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Non-birthing mums in same-sex couples discriminated and ignored

Women in same-sex relationships report experiencing homophobia and a lack of support from the healthcare services during their partner's pregnancy and postpartum.  

February 06 2024, 11.01am

Despite all of the well documented troubles of late, it’s generally assumed that the NHS is there for us all when we need it - including through pregnancy, birth and postpartum. You may also assume that LGBTQI couples receive the same treatment as hetero couples - but this isn’t always the case. 

In fact, the inequality of reproduction for LGBTQ+ couples starts before a life has even been conceived. In England, the NHS will cover the cost of up to three IVF for heterosexual couples - depending on their postcode - after they’ve been trying for a baby naturally for two years – but same-sex female couples are required to self-fund up to 12 cycles of artificial insemination (AI) first, which can cost up to £1,600 per cycle. One in five Integrated Care Boards in England require up to 12 self-funded cycles of artificial insemination before offering any further support, which would mean they spend up to £25,000, according to a 2021 Stonewall survey. 

Last year, the government said same-sex female couples would no longer have to do this, but there seems to have been little progress. For some same-sex female couples, this disparity – referred to as ‘the gay tax’ – is only the beginning. 

After conception, pregnant people are offered a series of midwife appointments throughout their pregnancy. Becky, whose wife Nancy carried their son, says a lack of acknowledgement from medical professionals of previous pregnancies in their relationship retraumatised Nancy. 

Becky went through seven rounds of IVF and three pregnancy losses prior to Nancy becoming pregnant through IVF. At her first midwife appointment, Nancy was told the couple’s previous pregnancies wouldn’t be recorded because they didn’t involve her body, Becky says.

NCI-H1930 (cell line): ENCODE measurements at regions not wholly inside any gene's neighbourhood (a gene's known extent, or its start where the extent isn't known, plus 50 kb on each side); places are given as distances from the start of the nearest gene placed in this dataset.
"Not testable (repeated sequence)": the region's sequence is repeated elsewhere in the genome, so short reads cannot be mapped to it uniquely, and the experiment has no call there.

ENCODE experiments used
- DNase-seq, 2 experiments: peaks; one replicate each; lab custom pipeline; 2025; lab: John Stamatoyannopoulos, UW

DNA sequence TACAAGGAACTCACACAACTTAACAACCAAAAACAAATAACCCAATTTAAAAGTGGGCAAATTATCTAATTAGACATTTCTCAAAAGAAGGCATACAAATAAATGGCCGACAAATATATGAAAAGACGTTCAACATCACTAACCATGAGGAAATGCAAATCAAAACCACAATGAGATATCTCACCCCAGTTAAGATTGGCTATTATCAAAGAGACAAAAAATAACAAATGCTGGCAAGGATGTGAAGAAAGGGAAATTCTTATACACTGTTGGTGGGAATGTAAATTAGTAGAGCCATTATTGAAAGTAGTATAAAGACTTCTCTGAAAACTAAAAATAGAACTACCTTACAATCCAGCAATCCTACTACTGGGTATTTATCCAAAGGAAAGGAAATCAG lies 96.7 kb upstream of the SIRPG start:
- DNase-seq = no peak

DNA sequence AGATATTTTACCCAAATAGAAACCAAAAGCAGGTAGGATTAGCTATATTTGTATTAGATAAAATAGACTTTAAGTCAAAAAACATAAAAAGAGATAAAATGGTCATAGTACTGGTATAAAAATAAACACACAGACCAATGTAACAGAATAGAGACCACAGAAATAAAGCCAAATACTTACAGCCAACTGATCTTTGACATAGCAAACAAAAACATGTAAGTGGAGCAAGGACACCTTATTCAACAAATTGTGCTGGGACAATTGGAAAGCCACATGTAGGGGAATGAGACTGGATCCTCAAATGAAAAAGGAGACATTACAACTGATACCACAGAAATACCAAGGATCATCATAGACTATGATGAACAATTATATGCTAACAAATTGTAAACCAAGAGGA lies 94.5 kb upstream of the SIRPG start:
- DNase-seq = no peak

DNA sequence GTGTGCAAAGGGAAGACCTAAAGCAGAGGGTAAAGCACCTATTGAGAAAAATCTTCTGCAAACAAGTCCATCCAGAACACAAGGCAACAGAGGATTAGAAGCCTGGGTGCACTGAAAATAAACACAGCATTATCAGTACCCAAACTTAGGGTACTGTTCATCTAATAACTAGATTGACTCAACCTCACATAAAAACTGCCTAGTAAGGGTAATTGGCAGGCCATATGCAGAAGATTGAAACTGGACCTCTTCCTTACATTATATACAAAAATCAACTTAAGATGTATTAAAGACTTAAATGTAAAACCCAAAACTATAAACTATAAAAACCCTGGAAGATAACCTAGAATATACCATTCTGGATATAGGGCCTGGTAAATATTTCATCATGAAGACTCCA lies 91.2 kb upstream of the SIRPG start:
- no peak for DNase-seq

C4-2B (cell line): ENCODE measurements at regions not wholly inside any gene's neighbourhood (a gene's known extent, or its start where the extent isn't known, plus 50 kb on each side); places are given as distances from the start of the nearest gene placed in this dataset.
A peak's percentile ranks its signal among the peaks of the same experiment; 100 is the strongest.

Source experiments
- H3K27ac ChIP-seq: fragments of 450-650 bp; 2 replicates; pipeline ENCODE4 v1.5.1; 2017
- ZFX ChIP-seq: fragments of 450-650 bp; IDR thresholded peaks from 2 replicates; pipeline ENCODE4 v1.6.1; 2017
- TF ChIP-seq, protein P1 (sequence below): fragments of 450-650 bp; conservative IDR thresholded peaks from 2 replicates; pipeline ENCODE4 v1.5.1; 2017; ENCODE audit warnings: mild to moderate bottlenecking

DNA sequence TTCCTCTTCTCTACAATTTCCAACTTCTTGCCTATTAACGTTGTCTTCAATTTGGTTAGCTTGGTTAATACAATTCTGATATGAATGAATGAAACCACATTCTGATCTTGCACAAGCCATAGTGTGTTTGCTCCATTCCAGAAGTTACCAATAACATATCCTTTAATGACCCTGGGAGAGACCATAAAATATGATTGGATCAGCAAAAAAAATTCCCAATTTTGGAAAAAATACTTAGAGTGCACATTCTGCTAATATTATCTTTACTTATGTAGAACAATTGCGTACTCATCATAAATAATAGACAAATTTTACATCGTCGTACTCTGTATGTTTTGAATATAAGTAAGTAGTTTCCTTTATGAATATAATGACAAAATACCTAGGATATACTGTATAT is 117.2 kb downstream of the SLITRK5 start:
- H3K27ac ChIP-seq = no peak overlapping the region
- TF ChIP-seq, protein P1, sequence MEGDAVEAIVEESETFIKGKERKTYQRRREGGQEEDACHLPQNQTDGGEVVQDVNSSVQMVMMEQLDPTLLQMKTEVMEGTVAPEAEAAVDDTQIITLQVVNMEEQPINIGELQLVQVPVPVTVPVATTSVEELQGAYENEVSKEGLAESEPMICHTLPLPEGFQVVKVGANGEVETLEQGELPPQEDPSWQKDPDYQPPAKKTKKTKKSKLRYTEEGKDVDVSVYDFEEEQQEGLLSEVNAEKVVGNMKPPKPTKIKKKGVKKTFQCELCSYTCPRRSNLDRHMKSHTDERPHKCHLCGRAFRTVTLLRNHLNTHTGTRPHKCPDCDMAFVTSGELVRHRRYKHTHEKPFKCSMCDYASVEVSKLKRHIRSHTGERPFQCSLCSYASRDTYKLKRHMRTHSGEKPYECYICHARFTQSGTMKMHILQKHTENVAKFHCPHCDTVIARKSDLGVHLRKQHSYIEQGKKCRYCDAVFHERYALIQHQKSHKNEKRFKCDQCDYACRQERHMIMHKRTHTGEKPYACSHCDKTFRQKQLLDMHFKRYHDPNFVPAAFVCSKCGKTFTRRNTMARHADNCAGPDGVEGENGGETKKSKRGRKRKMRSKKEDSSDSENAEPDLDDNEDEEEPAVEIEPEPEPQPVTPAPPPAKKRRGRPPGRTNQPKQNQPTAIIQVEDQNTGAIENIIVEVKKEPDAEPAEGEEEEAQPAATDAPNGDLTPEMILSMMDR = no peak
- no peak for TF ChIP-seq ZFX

“There was no place to put this on clinical notes, which meant she went through all of her prenatal experience with people consistently congratulating her on pregnancy,” she says. “And no mention of IVF or the three losses before it. We carry a lot of trauma and were very anxious; she would have benefited from recognition that this was our fourth pregnancy. If anything that can be learnt by NHS professionals it’s to take the relationship into account.”

One of the worst experiences, Becky says, was before Nancy got pregnant with their son, and Becky had to go into hospital for support during a miscarriage. 

“Throughout this, my wife was referred to as a ‘friend’, which completely denied the grief she was experiencing because she was the mother,” she says. 

When Becky later struggled to bond with her son due to her trauma, she went to her GP for support. Unlike gestational parents, there isn’t an established pathway of mental health services to support co-mothers.

Unequal access 

A report published in October this year by Best Beginnings, based on interviews with 16 LGBTQ+ women who had conceived a child, found that non-gestational mothers lack access to appropriate perinatal mental health services. 

The perinatal period – the first year after a baby is born – is generally a vulnerable time for parents, and the experiences of non-gestational mums can be different because they may have already had children themselves, says Mari Greenfield, a postdoctoral fellow at Kings College London.

"Some non-gestational mothers reported experiencing homophobia, even in their own families, from people who feel they shouldn’t have become parents."

“Some may have birth trauma that could impact how they feel about their partner’s pregnancy and birth and the support they’re able to provide and need,” she adds.